Poisoning can be due to exposure to organophosphates, which inhibit cholinesterase activity and may cause cholinergic toxicity. Organophosphates are used in insecticides and nerve agents. Toxic levels may be ingested, inhaled, or absorbed through the skin. Organophosphate poisoning may occur due to the ingestion of contaminated food or exposure to contaminated clothing. Inhalational or oral exposure results in symptoms within 3 hours, while cutaneous absorption may take up to 12 hours before affected individuals are symptomatic.
There are 3 associated presentations:
The initial presentation is characterized by cholinergic excess and classified as acute muscarinic and nicotinic cholinergic toxidromes. Findings include nausea, diarrhea, bronchospasm, hypoxia, decreased heart rate, fatigue, presyncope, headache, lacrimation, blurry vision, miosis, sweating, salivation, seizures, coma, muscle weakness, and fasciculation.
An intermediate syndrome may occur 1-4 days after exposure (following the acute presentation) and consists of neurologic symptoms such as weak respiratory muscles, weak proximal limb muscles, and affected cranial nerves. With appropriate care, these effects should resolve completely within 3 weeks.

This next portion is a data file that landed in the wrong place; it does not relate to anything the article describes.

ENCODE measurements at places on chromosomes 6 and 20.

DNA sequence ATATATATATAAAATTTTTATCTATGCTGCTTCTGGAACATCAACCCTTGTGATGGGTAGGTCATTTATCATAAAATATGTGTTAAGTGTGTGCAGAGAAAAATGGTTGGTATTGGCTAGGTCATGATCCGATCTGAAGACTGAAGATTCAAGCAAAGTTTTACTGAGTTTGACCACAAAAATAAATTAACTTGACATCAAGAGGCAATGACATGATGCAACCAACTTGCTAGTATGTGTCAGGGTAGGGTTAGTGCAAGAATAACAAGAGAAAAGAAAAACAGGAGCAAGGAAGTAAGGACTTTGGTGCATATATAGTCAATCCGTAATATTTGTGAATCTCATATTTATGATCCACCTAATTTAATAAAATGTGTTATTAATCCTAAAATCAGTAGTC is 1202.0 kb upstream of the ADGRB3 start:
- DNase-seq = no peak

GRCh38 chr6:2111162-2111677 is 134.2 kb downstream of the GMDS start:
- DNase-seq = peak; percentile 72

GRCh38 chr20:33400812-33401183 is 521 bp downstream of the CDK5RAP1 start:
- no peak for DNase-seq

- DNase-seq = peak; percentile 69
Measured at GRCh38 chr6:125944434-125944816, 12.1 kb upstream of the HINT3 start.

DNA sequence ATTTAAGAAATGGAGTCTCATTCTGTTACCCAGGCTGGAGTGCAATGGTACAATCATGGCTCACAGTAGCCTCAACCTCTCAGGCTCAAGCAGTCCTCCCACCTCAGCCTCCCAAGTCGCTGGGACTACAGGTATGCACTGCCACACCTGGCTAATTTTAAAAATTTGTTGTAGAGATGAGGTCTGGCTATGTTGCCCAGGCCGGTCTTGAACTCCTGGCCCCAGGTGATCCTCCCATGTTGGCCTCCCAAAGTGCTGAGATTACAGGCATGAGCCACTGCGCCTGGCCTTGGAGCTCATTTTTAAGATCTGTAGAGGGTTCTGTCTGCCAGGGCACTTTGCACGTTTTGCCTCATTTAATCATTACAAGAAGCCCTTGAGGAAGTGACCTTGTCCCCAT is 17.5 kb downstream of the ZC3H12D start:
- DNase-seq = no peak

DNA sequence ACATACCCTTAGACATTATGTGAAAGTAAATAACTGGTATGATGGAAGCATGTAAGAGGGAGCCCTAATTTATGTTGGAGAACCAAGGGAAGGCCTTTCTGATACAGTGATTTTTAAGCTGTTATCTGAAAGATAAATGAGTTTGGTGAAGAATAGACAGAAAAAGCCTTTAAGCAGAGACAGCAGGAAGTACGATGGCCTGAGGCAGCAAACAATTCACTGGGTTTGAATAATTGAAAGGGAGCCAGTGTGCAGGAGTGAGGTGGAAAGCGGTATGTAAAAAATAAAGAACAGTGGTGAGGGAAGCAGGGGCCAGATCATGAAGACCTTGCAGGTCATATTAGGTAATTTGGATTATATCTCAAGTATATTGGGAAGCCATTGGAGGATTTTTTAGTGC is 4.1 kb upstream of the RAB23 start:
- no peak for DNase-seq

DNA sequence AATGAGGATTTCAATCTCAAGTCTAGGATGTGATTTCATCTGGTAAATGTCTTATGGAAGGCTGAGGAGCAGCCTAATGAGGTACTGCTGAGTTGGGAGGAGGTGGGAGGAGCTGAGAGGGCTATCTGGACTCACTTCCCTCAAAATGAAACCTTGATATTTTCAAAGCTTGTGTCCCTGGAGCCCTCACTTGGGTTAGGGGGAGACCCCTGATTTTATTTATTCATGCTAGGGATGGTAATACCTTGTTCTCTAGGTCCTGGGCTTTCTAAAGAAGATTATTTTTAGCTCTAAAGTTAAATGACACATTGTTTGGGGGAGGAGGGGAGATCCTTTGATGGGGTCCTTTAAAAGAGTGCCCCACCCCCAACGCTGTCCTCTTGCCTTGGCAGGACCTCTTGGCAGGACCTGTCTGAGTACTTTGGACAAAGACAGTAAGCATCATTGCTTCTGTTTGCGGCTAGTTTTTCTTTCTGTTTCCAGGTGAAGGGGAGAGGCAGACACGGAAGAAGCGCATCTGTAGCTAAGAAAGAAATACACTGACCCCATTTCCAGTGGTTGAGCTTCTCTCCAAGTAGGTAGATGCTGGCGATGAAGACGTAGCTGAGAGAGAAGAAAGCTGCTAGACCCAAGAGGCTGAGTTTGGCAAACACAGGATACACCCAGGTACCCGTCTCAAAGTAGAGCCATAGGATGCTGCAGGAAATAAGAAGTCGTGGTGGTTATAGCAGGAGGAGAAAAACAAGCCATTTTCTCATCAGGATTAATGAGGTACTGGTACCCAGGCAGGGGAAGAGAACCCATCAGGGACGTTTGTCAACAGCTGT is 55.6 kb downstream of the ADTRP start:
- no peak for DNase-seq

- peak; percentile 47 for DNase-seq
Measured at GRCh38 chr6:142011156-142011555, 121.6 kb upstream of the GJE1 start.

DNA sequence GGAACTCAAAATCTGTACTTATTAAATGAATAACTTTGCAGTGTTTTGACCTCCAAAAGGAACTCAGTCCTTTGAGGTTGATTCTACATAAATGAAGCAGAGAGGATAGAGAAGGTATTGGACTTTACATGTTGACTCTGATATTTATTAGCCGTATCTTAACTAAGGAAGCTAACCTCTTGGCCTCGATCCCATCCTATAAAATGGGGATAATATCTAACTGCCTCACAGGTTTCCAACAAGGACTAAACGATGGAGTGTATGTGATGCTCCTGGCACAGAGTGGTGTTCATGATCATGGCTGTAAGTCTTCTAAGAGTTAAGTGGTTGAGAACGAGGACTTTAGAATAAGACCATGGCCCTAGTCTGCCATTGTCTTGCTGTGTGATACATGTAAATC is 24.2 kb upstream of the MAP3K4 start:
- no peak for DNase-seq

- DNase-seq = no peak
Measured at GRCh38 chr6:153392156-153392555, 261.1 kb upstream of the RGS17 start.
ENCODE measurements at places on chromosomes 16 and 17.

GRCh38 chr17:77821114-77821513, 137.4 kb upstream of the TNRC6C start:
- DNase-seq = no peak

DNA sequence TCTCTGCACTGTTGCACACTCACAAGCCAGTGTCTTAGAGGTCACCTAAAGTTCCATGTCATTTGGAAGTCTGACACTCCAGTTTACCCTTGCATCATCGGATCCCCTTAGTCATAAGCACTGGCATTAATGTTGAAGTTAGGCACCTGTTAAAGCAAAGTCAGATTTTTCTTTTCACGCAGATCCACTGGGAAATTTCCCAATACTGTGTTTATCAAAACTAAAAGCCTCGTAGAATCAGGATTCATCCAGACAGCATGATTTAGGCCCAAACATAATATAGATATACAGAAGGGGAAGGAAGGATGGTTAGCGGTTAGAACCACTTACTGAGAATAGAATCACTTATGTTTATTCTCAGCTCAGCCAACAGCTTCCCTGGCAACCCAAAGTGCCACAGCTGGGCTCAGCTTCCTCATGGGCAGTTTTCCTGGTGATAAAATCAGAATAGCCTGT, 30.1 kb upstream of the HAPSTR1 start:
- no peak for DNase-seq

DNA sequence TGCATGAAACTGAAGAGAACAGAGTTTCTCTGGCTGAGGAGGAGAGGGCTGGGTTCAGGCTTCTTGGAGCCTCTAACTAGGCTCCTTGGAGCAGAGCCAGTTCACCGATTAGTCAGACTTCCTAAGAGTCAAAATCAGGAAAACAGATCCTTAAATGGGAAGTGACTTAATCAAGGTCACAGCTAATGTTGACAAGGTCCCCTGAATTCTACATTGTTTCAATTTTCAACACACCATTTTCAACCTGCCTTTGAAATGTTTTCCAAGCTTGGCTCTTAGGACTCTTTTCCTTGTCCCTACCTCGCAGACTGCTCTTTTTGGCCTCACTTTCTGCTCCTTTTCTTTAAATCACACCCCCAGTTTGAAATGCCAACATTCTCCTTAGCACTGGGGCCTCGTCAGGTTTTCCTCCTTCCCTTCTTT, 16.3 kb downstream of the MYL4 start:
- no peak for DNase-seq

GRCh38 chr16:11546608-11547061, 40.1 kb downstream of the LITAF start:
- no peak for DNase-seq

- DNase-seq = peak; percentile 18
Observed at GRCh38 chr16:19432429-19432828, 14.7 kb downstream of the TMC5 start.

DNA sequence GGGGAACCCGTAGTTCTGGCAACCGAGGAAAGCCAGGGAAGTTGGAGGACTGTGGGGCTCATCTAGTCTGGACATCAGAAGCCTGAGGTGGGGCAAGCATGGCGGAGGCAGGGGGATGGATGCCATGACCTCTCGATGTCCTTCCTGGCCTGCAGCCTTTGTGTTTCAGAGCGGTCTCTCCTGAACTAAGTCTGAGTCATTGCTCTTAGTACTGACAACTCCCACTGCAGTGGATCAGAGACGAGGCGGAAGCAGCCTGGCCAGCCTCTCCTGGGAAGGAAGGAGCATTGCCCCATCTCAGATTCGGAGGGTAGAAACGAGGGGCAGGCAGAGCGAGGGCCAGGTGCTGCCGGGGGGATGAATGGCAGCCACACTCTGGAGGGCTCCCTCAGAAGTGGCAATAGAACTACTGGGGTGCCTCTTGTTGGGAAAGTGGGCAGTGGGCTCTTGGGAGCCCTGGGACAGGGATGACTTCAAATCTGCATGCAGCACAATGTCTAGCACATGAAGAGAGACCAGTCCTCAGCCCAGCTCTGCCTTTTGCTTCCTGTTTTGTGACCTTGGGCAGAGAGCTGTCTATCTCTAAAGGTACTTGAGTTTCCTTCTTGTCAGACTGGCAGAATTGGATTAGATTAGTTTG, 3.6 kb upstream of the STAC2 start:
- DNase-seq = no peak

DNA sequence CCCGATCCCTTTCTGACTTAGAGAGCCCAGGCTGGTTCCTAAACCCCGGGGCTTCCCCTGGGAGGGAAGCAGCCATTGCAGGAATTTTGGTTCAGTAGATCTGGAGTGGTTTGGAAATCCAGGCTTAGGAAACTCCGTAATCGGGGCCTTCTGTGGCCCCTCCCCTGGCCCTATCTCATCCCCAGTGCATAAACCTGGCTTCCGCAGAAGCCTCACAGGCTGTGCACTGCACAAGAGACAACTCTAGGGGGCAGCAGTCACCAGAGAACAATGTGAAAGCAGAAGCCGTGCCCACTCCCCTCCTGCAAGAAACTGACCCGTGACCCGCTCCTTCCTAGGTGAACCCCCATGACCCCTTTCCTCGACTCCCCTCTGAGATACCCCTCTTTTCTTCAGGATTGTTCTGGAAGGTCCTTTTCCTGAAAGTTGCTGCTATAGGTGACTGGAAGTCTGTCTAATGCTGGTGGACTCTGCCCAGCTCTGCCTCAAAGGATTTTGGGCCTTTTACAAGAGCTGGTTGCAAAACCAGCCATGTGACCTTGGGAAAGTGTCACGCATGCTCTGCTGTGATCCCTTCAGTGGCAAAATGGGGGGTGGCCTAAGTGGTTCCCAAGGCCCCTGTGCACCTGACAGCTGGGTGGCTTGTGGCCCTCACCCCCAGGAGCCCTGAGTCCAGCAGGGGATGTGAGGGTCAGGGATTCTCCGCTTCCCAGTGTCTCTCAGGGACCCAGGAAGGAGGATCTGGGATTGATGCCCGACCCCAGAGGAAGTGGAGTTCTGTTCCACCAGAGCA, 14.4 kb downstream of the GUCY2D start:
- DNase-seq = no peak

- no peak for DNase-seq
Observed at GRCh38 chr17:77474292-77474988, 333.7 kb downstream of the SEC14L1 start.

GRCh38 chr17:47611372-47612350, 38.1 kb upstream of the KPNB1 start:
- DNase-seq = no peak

A delayed syndrome occurs 1-3 weeks following exposure, and findings include painful paresthesias and weak extremities. This may result in permanent complications such as poor memory and parkinsonism. Recovery from these delayed symptoms is variable.
The progression of immediate to intermediate to delayed symptoms is dose dependent on the initial organophosphate toxin exposure.
ICD10CM: T60.0X4A – Toxic effect of organophosphate and carbamate insecticides, undetermined, initial encounter